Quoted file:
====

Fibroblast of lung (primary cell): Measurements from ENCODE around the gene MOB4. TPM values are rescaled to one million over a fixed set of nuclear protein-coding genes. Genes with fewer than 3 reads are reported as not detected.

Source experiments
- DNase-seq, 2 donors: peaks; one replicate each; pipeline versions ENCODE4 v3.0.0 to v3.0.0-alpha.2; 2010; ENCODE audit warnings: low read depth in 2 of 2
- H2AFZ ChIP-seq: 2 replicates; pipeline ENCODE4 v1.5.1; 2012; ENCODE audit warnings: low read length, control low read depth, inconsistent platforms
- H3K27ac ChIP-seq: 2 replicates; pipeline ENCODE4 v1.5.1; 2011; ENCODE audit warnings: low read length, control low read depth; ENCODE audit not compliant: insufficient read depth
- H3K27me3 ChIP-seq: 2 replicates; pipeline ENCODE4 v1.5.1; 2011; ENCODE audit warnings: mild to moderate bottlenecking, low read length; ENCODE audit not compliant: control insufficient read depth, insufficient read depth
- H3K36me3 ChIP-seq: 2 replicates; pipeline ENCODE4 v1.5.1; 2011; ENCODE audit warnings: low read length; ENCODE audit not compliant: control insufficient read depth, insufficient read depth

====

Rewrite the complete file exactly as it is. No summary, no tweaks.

Fibroblast of lung (primary cell): Measurements from ENCODE around the gene MOB4. TPM values are rescaled to one million over a fixed set of nuclear protein-coding genes. Genes with fewer than 3 reads are reported as not detected.

Source experiments
- DNase-seq, 2 donors: peaks; one replicate each; pipeline versions ENCODE4 v3.0.0 to v3.0.0-alpha.2; 2010; ENCODE audit warnings: low read depth in 2 of 2
- H2AFZ ChIP-seq: 2 replicates; pipeline ENCODE4 v1.5.1; 2012; ENCODE audit warnings: low read length, control low read depth, inconsistent platforms
- H3K27ac ChIP-seq: 2 replicates; pipeline ENCODE4 v1.5.1; 2011; ENCODE audit warnings: low read length, control low read depth; ENCODE audit not compliant: insufficient read depth
- H3K27me3 ChIP-seq: 2 replicates; pipeline ENCODE4 v1.5.1; 2011; ENCODE audit warnings: mild to moderate bottlenecking, low read length; ENCODE audit not compliant: control insufficient read depth, insufficient read depth
- H3K36me3 ChIP-seq: 2 replicates; pipeline ENCODE4 v1.5.1; 2011; ENCODE audit warnings: low read length; ENCODE audit not compliant: control insufficient read depth, insufficient read depth